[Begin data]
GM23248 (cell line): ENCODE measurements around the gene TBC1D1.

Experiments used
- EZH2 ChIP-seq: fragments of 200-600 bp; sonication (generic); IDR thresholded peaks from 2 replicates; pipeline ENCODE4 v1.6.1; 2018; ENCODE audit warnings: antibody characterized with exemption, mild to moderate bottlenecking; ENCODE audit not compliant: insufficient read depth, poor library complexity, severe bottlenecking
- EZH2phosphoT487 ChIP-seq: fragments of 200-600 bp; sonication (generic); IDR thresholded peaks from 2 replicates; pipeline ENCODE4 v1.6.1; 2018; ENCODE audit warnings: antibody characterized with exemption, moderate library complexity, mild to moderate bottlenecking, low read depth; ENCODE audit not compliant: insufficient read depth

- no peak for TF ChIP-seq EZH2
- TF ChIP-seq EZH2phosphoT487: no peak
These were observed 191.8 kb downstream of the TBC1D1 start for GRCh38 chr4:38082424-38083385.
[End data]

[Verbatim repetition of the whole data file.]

GM23248 (cell line): ENCODE measurements around the gene TBC1D1.

Experiments used
- EZH2 ChIP-seq: fragments of 200-600 bp; sonication (generic); IDR thresholded peaks from 2 replicates; pipeline ENCODE4 v1.6.1; 2018; ENCODE audit warnings: antibody characterized with exemption, mild to moderate bottlenecking; ENCODE audit not compliant: insufficient read depth, poor library complexity, severe bottlenecking
- EZH2phosphoT487 ChIP-seq: fragments of 200-600 bp; sonication (generic); IDR thresholded peaks from 2 replicates; pipeline ENCODE4 v1.6.1; 2018; ENCODE audit warnings: antibody characterized with exemption, moderate library complexity, mild to moderate bottlenecking, low read depth; ENCODE audit not compliant: insufficient read depth

- no peak for TF ChIP-seq EZH2
- TF ChIP-seq EZH2phosphoT487: no peak
These were observed 191.8 kb downstream of the TBC1D1 start for GRCh38 chr4:38082424-38083385.